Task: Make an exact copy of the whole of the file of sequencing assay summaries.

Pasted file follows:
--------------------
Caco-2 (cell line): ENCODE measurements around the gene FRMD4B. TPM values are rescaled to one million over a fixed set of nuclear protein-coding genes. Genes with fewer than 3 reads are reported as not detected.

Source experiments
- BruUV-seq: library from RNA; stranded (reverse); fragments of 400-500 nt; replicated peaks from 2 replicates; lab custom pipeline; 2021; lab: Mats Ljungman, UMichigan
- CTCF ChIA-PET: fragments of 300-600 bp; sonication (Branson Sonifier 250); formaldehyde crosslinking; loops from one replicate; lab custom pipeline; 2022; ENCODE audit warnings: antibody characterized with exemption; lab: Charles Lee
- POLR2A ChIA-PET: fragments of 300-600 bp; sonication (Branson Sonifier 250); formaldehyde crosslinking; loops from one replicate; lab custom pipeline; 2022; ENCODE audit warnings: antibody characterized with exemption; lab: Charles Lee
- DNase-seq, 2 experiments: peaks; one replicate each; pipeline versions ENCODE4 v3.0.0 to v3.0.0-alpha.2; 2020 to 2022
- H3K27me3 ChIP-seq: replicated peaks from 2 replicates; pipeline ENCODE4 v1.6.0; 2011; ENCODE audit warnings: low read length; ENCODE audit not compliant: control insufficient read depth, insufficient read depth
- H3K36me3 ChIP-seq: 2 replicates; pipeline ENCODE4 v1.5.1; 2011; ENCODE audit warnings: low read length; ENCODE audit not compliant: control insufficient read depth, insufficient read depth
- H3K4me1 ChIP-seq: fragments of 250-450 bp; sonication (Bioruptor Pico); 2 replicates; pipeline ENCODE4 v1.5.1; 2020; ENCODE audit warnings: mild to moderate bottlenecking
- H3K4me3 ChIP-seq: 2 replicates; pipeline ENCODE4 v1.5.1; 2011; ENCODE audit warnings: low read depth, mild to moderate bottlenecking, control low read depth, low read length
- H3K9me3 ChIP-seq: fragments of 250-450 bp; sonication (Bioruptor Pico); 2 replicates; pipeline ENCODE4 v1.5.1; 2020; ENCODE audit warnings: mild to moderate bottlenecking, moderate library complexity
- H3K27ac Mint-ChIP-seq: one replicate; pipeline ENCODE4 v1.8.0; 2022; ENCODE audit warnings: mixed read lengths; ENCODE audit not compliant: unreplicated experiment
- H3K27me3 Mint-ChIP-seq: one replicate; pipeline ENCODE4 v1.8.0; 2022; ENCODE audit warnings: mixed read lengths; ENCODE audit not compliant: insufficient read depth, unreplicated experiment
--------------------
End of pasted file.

Caco-2 (cell line): ENCODE measurements around the gene FRMD4B. TPM values are rescaled to one million over a fixed set of nuclear protein-coding genes. Genes with fewer than 3 reads are reported as not detected.

Source experiments
- BruUV-seq: library from RNA; stranded (reverse); fragments of 400-500 nt; replicated peaks from 2 replicates; lab custom pipeline; 2021; lab: Mats Ljungman, UMichigan
- CTCF ChIA-PET: fragments of 300-600 bp; sonication (Branson Sonifier 250); formaldehyde crosslinking; loops from one replicate; lab custom pipeline; 2022; ENCODE audit warnings: antibody characterized with exemption; lab: Charles Lee
- POLR2A ChIA-PET: fragments of 300-600 bp; sonication (Branson Sonifier 250); formaldehyde crosslinking; loops from one replicate; lab custom pipeline; 2022; ENCODE audit warnings: antibody characterized with exemption; lab: Charles Lee
- DNase-seq, 2 experiments: peaks; one replicate each; pipeline versions ENCODE4 v3.0.0 to v3.0.0-alpha.2; 2020 to 2022
- H3K27me3 ChIP-seq: replicated peaks from 2 replicates; pipeline ENCODE4 v1.6.0; 2011; ENCODE audit warnings: low read length; ENCODE audit not compliant: control insufficient read depth, insufficient read depth
- H3K36me3 ChIP-seq: 2 replicates; pipeline ENCODE4 v1.5.1; 2011; ENCODE audit warnings: low read length; ENCODE audit not compliant: control insufficient read depth, insufficient read depth
- H3K4me1 ChIP-seq: fragments of 250-450 bp; sonication (Bioruptor Pico); 2 replicates; pipeline ENCODE4 v1.5.1; 2020; ENCODE audit warnings: mild to moderate bottlenecking
- H3K4me3 ChIP-seq: 2 replicates; pipeline ENCODE4 v1.5.1; 2011; ENCODE audit warnings: low read depth, mild to moderate bottlenecking, control low read depth, low read length
- H3K9me3 ChIP-seq: fragments of 250-450 bp; sonication (Bioruptor Pico); 2 replicates; pipeline ENCODE4 v1.5.1; 2020; ENCODE audit warnings: mild to moderate bottlenecking, moderate library complexity
- H3K27ac Mint-ChIP-seq: one replicate; pipeline ENCODE4 v1.8.0; 2022; ENCODE audit warnings: mixed read lengths; ENCODE audit not compliant: unreplicated experiment
- H3K27me3 Mint-ChIP-seq: one replicate; pipeline ENCODE4 v1.8.0; 2022; ENCODE audit warnings: mixed read lengths; ENCODE audit not compliant: insufficient read depth, unreplicated experiment